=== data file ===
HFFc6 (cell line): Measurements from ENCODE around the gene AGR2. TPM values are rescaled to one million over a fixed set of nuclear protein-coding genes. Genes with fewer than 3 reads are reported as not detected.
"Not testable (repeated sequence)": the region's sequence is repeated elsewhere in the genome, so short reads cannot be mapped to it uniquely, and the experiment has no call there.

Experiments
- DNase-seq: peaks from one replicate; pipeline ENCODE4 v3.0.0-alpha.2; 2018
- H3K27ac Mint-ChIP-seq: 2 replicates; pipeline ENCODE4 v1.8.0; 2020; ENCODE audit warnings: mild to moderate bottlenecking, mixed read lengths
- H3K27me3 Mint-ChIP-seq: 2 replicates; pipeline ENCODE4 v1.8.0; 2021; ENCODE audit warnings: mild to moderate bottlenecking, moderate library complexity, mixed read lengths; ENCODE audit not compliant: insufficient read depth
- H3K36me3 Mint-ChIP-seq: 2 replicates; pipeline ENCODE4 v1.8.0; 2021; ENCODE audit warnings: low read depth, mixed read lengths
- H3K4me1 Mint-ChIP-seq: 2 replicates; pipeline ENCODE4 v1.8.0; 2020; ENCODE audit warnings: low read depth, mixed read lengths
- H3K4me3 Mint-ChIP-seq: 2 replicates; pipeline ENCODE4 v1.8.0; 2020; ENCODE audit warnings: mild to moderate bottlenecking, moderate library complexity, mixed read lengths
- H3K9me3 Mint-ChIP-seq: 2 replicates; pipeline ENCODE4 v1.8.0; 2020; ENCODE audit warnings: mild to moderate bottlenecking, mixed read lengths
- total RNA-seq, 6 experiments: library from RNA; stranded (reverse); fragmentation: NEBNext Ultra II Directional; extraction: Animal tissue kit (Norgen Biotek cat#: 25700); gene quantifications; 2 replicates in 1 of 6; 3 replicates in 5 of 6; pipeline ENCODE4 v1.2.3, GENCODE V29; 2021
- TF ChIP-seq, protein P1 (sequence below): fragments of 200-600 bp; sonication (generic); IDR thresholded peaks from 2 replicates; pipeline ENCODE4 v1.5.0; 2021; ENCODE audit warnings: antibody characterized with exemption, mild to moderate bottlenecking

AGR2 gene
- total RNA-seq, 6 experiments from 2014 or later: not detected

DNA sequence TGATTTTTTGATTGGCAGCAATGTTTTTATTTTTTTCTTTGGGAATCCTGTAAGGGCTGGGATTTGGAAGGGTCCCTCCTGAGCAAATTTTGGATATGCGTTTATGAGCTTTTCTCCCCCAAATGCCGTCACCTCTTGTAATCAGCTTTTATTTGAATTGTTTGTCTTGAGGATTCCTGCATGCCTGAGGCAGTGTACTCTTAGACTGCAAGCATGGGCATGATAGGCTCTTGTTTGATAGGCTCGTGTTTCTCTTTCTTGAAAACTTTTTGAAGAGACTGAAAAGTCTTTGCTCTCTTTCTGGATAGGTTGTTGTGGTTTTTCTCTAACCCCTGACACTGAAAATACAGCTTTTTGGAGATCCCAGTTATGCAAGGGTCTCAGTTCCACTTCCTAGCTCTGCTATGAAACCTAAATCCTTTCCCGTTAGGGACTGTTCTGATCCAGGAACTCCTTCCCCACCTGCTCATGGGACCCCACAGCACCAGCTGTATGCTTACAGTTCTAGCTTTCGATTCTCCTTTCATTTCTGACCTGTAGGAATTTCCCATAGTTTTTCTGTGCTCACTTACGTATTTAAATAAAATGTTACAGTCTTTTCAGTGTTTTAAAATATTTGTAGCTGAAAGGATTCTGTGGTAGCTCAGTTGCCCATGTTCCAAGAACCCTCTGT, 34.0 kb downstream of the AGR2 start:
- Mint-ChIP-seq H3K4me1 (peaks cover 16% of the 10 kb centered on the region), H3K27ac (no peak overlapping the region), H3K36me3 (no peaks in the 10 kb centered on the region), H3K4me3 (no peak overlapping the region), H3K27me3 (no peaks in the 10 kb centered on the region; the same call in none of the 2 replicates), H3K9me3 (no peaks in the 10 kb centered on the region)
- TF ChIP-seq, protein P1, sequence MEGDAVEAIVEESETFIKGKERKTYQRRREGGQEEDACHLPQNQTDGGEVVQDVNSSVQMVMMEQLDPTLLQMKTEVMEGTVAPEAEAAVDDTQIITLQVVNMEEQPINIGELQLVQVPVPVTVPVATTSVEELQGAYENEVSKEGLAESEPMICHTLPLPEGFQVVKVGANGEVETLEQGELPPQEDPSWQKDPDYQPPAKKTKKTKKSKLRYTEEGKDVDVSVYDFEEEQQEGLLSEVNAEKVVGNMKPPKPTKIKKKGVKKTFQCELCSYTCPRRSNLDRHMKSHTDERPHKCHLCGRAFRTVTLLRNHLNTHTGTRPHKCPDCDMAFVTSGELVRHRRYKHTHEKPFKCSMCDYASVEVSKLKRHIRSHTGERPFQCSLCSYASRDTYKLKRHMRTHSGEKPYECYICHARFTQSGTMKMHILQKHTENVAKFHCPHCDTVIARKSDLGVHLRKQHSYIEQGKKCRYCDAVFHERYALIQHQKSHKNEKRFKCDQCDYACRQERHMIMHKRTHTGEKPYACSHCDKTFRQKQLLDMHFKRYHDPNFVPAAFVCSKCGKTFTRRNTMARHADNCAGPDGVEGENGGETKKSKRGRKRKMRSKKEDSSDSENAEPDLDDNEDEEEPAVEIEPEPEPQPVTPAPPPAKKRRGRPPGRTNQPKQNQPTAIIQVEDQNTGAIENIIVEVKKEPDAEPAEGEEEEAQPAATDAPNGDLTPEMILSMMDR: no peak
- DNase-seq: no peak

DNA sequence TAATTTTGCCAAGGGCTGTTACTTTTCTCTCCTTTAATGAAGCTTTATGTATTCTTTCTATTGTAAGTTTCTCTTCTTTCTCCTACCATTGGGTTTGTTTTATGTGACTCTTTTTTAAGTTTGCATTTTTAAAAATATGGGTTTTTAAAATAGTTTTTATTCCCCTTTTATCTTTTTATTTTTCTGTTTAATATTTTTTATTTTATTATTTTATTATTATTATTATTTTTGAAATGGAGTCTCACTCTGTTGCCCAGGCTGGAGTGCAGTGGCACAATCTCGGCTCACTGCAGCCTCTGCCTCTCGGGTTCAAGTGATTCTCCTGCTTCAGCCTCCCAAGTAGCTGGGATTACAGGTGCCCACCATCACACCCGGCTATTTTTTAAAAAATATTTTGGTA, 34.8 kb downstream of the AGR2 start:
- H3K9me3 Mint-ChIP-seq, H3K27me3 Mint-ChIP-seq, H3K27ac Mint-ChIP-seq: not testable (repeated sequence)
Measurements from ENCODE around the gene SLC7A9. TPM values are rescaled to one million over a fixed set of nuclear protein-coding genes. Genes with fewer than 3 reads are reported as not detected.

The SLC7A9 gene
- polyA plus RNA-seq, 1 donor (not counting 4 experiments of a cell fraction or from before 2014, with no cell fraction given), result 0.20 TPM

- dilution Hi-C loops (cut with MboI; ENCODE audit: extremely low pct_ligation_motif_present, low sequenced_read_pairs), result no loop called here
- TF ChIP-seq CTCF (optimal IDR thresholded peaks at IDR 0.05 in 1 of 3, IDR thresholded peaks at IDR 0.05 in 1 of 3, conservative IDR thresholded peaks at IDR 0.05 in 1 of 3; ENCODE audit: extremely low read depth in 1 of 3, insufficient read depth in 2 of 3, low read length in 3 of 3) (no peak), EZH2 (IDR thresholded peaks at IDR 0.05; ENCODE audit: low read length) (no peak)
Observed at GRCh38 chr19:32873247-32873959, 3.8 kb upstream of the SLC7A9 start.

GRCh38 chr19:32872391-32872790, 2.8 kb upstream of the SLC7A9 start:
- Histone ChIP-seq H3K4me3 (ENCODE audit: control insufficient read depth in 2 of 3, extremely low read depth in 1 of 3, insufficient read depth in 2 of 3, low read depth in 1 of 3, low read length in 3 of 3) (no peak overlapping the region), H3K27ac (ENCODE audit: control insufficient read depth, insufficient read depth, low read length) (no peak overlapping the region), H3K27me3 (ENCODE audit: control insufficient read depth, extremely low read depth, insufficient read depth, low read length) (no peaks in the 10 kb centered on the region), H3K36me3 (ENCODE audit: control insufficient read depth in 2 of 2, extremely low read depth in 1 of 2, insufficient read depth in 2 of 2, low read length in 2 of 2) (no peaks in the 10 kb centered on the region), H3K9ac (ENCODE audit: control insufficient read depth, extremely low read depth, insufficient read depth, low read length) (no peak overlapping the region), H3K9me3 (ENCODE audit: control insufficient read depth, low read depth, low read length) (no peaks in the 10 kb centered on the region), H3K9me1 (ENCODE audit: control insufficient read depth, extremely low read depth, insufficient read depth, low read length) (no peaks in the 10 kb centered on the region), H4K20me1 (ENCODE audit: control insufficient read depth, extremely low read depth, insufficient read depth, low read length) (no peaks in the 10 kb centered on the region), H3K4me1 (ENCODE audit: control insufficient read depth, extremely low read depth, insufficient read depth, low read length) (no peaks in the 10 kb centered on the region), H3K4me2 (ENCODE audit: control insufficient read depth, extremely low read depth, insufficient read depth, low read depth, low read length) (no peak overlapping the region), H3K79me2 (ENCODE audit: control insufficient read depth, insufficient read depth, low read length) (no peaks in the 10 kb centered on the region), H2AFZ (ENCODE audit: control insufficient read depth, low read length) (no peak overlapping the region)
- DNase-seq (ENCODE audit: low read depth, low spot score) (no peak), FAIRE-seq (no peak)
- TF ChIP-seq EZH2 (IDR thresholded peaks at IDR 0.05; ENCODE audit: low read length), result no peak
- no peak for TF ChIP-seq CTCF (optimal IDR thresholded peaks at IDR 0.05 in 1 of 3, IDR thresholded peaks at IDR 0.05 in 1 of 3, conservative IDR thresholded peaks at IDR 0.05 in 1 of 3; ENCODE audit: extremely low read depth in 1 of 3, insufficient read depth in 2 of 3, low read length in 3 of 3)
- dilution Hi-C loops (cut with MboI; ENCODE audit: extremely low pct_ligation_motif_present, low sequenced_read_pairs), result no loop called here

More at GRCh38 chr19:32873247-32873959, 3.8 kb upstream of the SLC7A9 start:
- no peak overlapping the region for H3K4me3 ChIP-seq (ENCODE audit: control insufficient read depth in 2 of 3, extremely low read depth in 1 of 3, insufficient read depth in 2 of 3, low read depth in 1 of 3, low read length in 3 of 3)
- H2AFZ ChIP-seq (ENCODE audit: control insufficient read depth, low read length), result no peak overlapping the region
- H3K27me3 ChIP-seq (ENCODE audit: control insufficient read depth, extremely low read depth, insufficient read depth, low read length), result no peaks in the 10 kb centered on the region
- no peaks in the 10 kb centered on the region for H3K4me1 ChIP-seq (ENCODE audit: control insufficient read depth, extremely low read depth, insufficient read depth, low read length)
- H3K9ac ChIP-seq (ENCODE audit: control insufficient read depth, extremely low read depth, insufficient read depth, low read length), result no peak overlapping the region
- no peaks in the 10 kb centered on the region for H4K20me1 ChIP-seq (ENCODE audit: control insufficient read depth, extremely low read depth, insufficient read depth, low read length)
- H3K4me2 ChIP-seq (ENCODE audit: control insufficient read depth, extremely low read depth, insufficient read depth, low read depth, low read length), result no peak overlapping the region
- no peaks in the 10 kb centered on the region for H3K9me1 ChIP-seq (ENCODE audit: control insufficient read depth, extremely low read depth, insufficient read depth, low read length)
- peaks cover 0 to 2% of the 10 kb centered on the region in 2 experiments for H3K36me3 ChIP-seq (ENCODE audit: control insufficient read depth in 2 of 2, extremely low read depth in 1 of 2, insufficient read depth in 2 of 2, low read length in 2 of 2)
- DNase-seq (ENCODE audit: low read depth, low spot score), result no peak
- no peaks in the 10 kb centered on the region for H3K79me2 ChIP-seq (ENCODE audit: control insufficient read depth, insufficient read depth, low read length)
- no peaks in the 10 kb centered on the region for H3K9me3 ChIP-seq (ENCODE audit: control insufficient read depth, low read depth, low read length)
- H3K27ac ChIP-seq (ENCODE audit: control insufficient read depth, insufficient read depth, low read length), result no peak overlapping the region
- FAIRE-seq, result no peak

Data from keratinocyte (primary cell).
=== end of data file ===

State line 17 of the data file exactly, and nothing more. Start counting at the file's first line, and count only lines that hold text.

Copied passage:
- TF ChIP-seq, protein P1, sequence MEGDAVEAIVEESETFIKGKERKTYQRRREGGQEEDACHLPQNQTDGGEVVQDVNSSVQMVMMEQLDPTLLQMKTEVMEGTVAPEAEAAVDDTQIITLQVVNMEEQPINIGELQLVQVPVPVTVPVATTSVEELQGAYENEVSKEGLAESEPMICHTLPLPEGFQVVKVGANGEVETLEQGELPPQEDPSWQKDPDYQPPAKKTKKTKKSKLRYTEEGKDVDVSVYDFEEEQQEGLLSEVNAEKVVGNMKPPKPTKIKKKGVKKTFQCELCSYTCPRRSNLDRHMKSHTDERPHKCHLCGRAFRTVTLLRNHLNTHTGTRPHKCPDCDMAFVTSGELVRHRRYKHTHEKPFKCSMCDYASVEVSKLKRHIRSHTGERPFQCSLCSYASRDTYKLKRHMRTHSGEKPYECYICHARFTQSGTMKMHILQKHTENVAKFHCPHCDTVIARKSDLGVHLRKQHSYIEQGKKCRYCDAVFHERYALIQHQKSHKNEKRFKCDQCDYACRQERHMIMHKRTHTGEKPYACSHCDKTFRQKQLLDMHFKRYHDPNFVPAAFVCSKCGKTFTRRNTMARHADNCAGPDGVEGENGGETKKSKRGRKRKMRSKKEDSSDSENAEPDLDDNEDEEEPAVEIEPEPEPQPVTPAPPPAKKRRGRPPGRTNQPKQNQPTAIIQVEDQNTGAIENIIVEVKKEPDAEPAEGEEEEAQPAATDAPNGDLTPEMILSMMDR: no peak